“Fine, alright, we’ll go to the blasted art festival. Maybe they’ll have some pretentious artisanal micro home brew or whatever—”
“Didn’t you invent all that?”
“Well, yes, but—either way, if we go, I might as well get a drink out of it,” Crowley said.
He glanced over and saw Aziraphale holding up two English muffins.
“Ah— no ,” he said.
“Crowley, I’m hardly so incompetent as to be unable to put bread in the toaster —I’m 6,000 years old, after all—”
“That’s what you said about boiling pasta, angel, and I’m pretty sure there is still soot on the ceiling,” Crowley interrupted. “Put the muffins down .”
Aziraphale huffed and took a seat at the kitchen table.
The whole scene was picturesque—the light through the window, the curtains fluttering in the cool autumn breeze, the bouquet of columbines and cornflowers and forget-me-nots on the sill, Aziraphale, a cup of tea in his hands, steam in his face, golden sunlight.
Crowley almost gagged at his own sappiness—he probably needed to steal a child’s ice cream or run over a family of ducklings after thinking such a terribly sweet thought.
The art festival was—well, it was an art festival. People were milling about, hocking their custom made organic free-range tea cosies like their miserable lives depended on it. Children were running around, making mischief and messes and telling random strangers deep, vaguely disturbing family secrets. A teenager was playing generic teenager songs on the ukulele, the short, choppy style of their hair and the large rainbow on their t-shirt both insisting that they weren’t someone who had a lot of friends at school. Everyone was just a little bit disappointed about having put on proper clothes and making the effort to leave the house over this .
There were tents.
Crowley found it ridiculously amusing.
Aziraphale, on the other hand, seemed to be having the time of his immortal life .
“Oh, Crowley, would you just look at this !” he said, holding up what appeared to be a piece of driftwood that had the words Live, Laugh, Love, painted on it in the sort of basic calligraphy font that would be right at home on a fourteen-year-old girl’s Pinterest board. “This would look lovely in our dining room!”
Crowley scoffed. “Absolutely not , angel,” he said, looping an arm around Aziraphale’s waist. “You’re not decorating our house like a forty-five-year-old woman who doesn’t believe in vaccines or disciplining her children.”
Aziraphale glared at him. “And who, exactly , do we have to blame for the whole anti-vaxx fiasco, hm?”
Crowley felt his cheeks heat up. “I didn’t think it’d go this far,” he hissed. “And besides, I made sure he got his medical license revoked.”
“I do suppose that’s something ,” the angel conceded. “But honestly, darling, don’t you think this would look—”
“Wonderful next to your wrought-iron-and-scrap-wood cross collection and taxidermied deer heads? Of course, angel.”
Aziraphale huffed. “ Fine ,” he said. “What about this one? You do like plants.”
The painting he pointed out was at the edge of the neighbouring tent. A large, green tree sat in the middle of the canvas, dotted with red splotches. The whole thing was rather impressionistic, but Crowley could make out a clear blue sky and the rolling hills and lush greenery behind the—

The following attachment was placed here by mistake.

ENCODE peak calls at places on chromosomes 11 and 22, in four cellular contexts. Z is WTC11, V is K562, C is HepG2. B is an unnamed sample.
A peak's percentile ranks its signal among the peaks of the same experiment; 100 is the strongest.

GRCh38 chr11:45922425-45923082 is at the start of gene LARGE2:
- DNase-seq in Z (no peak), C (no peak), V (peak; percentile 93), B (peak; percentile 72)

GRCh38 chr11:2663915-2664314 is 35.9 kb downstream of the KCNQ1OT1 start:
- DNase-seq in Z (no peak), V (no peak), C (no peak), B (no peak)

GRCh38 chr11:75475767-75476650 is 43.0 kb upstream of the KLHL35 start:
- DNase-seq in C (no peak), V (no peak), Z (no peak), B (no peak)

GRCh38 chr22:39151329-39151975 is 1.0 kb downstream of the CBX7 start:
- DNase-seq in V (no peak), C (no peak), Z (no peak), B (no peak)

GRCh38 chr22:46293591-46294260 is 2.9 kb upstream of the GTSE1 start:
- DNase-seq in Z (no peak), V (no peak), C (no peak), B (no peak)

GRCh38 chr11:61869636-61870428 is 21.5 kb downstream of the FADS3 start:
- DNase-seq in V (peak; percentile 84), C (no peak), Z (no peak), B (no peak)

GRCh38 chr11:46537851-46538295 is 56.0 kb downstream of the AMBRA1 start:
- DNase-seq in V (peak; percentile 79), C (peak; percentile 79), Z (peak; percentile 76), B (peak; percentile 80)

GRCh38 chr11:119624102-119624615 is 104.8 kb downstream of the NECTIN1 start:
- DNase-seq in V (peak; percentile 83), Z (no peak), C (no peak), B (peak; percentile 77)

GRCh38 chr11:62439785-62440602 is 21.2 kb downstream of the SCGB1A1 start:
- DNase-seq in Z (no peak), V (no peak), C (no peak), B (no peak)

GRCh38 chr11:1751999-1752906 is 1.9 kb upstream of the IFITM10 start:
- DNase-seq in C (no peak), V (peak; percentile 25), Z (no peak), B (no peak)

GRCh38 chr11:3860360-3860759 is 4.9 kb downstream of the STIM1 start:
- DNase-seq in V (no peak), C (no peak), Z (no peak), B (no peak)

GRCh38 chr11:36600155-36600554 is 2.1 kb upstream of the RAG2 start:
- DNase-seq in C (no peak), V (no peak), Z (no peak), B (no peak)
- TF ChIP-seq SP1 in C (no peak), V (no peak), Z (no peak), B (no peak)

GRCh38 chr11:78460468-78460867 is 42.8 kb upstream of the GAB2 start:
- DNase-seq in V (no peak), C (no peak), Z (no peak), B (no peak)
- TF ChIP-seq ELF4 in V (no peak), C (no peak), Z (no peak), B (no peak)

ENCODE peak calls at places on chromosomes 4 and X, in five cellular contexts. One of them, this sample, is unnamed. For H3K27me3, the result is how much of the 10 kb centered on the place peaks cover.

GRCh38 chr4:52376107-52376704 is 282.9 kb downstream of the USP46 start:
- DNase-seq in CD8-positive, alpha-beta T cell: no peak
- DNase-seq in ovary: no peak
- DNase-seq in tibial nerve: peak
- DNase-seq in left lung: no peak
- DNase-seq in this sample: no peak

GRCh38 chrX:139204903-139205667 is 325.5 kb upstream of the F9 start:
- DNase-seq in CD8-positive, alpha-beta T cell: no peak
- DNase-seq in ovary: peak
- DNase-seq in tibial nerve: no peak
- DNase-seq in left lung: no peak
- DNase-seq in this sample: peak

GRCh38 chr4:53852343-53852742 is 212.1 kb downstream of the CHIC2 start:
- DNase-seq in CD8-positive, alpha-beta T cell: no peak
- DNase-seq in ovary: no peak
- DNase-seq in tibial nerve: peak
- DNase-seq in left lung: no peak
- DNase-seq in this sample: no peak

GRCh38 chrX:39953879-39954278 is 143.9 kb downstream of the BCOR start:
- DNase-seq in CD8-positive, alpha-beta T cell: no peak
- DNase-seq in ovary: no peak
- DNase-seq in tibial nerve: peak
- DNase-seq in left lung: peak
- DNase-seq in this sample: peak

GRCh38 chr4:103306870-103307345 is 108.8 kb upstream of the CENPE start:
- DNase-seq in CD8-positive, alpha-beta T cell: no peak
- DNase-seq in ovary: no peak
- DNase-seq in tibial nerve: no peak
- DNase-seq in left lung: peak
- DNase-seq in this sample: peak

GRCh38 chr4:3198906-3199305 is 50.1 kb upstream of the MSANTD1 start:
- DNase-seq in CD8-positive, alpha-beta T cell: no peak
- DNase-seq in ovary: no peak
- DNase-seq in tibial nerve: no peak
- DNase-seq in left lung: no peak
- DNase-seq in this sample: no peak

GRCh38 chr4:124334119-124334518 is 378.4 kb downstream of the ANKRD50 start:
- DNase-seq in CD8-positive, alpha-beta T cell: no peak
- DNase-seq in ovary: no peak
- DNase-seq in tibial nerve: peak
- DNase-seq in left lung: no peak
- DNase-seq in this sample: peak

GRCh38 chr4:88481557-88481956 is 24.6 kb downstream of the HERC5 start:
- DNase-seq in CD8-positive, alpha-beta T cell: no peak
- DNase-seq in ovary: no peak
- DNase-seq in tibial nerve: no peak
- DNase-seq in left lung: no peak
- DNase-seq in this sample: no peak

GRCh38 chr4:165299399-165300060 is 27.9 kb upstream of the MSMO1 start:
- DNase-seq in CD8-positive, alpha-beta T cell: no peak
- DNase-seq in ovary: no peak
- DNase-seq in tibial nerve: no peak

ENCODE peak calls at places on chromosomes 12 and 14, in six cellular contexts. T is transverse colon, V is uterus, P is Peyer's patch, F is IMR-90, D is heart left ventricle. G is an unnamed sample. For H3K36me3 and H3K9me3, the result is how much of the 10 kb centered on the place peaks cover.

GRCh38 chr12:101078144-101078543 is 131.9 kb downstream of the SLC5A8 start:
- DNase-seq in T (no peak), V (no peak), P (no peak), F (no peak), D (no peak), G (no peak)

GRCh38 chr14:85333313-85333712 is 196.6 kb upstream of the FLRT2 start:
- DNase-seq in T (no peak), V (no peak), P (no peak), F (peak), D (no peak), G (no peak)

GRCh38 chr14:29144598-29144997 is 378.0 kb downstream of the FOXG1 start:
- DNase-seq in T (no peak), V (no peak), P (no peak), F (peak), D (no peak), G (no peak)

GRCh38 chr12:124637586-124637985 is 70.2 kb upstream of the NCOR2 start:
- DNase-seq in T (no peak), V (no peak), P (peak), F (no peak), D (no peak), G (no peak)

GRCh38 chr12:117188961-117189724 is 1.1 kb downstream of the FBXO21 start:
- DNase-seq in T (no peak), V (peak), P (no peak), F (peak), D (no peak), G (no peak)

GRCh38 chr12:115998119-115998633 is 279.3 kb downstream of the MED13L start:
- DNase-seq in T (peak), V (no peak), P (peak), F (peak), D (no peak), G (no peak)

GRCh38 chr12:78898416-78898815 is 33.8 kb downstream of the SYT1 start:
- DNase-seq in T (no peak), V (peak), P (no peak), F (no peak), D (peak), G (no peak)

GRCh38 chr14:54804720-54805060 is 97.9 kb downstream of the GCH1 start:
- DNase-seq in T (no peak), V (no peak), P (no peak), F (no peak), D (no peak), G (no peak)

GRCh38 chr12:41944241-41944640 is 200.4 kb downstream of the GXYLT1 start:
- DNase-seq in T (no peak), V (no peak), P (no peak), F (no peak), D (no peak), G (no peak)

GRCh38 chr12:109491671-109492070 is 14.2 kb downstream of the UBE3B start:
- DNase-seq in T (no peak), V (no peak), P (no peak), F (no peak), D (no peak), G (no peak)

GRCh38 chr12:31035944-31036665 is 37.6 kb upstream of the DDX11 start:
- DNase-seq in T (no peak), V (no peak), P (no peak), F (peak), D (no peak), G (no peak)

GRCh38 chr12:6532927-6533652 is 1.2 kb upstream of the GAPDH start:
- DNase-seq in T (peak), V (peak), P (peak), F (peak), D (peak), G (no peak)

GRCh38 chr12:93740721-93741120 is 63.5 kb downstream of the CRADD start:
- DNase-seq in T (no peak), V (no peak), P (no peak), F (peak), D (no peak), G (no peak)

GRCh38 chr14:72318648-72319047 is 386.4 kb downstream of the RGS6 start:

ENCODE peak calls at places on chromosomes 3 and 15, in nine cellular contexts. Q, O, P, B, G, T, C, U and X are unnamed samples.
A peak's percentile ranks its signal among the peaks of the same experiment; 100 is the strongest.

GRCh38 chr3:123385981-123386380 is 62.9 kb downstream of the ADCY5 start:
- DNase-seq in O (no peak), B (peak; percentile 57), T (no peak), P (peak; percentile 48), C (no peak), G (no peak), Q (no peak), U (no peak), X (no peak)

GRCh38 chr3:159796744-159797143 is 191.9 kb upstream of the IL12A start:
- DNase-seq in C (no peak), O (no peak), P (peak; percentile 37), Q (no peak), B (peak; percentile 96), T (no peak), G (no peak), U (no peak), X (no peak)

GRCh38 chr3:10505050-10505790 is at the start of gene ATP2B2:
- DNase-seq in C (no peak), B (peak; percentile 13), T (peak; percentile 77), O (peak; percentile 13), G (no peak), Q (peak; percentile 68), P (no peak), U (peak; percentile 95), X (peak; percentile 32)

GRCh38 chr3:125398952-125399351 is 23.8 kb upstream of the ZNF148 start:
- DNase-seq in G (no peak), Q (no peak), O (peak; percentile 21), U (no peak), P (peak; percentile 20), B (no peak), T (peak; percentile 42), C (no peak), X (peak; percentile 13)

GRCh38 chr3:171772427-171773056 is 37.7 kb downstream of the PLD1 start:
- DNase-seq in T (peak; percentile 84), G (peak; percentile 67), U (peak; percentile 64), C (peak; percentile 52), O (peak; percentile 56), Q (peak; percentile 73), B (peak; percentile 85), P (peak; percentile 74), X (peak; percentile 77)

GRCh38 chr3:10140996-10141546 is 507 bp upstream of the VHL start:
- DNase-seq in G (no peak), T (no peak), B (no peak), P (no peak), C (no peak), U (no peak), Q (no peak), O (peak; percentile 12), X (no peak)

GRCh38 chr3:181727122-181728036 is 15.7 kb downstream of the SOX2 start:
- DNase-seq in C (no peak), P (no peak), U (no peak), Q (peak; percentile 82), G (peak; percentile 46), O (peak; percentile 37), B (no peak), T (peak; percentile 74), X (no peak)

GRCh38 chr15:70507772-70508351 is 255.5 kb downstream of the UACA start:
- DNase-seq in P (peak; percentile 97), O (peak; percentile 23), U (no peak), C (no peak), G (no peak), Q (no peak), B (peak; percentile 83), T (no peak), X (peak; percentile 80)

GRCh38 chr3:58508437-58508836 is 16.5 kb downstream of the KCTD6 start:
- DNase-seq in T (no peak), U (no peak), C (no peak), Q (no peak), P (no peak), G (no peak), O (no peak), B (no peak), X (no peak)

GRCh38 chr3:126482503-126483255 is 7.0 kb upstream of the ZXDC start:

“Apple tree,” he stated bluntly. “You—you want us to buy a painting of an apple tree? Us ? You and me? An apple tree ?”
“Is it an apple tree?” the angel asked. “I thought it was a rowan—”
“Those are apples , angel. It’s an apple tree—in a garden , no less—”
“Yes, alright, I get it—”
“A bit on the nose there, isn’t it? Might as well ask them to add a snake, a fluffy-haired bloke with a flaming sword, it could be our family portrait —”
“Oh, never mind,” Aziraphale grumbled. “You really are of no help.”
“I am too! I’m—helpful is my middle name , angel. Without my help , you’d have the whole house done like— who knows what ,” Crowley pointed out. “And, look here, what about this? It’s… nice.”
It was a painting of the sea, of waves crashing against the rocks, of the sun just barely visible through the storm clouds overhead.
It would match Aziraphale’s blue, gray, and beige blanket he had draped over the back of the sofa.
“Oh, that is lovely,” the angel gushed, taking a step closer to the canvas.
They got the painting.
(Perhaps, later, when the artist—a young woman who’d had bright blue paint smudged in her eyebrow—returned home, she would find that her studio had been fully stocked with the highest quality supplies, and that a pot of potato soup was bubbling away on the stove. Perhaps .)
(And even if that was the case, no one could prove Crowley had anything to do with it.)
The very next table held a spread of potted plants.
They were—well, they were pitiful . Absolutely shameful. Crowley didn’t understand how someone could allow themselves to be disgraced and humiliated by selling such piss-poor plants .
The succulents were brown at the edges, meaning they were being overwatered. The broad-leafed plants were yellowing, meaning they were being under watered.
The flowers were drooping, not a single stem was standing properly upright, and Crowley had never seen so many spots.
“This is—does no one know how to treat a ficus these days?” he muttered as he looked over the display in dismay. “Honestly, this is atrocious , absolutely a crime — and people say I’m evil.”
“Darling, you say you’re evil.”
“Yeah, well, at least I know how to make sure my plants have proper nitrogen levels in their soil —”